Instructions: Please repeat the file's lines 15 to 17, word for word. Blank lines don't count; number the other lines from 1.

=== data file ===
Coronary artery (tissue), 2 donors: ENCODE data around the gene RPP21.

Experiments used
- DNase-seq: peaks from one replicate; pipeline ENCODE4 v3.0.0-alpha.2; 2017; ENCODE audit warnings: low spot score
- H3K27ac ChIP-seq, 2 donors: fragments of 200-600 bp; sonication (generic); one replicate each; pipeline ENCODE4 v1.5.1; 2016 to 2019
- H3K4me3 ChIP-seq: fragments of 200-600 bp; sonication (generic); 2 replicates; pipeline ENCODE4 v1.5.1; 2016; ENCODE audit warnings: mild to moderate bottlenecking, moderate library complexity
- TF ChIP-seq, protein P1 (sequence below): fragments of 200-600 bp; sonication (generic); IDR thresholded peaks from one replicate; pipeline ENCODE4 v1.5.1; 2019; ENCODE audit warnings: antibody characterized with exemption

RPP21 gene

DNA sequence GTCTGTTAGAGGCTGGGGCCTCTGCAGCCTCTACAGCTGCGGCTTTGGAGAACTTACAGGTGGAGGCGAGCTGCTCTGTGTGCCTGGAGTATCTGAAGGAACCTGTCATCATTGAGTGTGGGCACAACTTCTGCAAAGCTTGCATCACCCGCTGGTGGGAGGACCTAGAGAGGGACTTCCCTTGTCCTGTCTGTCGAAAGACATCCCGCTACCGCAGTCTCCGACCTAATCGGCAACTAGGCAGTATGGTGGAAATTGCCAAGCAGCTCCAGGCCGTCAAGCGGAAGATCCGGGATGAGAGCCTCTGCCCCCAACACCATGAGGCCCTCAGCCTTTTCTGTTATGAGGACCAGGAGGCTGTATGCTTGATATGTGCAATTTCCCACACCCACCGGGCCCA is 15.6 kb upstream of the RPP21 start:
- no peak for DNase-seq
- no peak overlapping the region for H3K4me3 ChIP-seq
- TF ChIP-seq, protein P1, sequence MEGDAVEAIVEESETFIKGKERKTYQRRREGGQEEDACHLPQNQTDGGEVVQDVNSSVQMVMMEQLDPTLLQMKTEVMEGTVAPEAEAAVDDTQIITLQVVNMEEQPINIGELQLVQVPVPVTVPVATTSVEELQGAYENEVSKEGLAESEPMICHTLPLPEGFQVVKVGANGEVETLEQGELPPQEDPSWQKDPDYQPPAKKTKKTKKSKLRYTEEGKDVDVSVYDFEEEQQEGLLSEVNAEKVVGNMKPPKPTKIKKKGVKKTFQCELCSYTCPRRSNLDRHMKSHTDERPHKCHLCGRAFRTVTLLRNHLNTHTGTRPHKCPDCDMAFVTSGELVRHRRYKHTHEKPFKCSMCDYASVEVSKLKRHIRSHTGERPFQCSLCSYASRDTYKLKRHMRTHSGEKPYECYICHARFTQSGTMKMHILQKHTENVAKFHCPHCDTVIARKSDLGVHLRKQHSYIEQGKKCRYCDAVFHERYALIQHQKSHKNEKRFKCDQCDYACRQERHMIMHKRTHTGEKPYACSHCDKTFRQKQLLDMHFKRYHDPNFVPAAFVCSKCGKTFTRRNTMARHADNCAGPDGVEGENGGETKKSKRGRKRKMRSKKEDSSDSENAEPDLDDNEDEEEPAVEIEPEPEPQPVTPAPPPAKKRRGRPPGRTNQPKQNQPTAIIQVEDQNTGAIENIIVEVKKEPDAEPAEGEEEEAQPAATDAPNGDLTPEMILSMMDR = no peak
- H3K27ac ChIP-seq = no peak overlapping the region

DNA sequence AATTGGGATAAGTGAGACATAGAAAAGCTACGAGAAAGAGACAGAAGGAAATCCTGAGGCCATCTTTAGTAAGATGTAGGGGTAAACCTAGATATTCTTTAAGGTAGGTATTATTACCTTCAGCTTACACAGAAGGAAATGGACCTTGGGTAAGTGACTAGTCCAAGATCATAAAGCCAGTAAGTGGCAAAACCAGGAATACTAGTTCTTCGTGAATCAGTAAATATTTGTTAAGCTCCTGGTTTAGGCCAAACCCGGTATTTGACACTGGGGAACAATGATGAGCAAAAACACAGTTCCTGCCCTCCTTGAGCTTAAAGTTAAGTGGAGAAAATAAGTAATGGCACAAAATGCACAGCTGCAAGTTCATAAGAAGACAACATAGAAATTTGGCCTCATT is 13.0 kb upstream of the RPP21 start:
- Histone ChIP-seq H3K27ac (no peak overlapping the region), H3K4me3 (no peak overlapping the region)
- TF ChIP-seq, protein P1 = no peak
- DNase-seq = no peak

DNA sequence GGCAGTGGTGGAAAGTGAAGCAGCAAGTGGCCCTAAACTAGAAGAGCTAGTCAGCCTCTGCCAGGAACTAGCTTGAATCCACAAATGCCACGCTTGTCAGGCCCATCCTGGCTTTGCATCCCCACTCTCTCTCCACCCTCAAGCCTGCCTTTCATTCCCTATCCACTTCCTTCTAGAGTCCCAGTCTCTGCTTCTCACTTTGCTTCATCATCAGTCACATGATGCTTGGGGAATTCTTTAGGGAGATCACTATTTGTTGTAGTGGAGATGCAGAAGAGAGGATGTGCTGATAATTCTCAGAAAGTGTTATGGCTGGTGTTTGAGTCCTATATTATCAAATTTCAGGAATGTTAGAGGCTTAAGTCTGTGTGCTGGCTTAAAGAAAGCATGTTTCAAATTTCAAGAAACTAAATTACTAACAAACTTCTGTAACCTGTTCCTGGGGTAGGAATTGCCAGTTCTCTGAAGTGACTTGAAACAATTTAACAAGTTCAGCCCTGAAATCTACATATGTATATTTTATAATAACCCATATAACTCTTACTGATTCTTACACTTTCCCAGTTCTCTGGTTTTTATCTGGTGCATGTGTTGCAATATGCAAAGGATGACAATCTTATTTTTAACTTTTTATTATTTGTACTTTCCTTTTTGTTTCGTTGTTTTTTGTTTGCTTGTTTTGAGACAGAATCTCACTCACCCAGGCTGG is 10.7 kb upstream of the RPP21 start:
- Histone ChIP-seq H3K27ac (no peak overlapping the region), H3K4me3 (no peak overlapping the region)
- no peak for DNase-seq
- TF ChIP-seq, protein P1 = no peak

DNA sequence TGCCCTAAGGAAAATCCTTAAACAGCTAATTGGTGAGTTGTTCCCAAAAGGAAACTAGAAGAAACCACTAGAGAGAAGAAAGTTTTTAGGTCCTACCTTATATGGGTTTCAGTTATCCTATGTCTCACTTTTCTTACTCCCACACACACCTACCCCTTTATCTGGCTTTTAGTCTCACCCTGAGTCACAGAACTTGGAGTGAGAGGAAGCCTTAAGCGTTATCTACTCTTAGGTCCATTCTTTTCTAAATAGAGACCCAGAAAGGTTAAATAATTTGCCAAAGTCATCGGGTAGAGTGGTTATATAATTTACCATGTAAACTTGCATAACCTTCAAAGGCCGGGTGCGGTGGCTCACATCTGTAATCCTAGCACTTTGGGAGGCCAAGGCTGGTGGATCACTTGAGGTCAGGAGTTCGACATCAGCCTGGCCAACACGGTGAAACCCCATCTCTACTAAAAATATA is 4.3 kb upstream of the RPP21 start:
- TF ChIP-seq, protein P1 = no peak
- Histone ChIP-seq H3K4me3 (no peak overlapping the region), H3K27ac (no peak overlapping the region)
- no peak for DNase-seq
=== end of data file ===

- TF ChIP-seq, protein P1 = no peak
- DNase-seq = no peak

DNA sequence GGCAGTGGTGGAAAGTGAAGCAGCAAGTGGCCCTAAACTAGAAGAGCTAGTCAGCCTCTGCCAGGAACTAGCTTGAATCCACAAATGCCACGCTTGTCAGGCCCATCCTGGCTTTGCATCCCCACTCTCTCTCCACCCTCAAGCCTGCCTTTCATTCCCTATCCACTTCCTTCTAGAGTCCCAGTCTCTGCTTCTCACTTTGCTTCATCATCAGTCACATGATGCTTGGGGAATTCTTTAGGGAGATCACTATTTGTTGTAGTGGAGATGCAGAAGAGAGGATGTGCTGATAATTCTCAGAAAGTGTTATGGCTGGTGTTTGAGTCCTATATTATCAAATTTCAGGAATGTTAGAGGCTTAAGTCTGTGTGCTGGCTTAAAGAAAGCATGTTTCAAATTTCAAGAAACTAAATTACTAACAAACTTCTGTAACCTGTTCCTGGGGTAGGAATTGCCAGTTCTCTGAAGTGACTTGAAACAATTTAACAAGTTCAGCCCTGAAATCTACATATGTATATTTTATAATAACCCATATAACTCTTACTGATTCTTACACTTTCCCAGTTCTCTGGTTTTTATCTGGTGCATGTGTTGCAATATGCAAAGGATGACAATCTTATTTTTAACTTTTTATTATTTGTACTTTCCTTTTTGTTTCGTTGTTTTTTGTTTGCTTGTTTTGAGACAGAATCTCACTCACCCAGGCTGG is 10.7 kb upstream of the RPP21 start: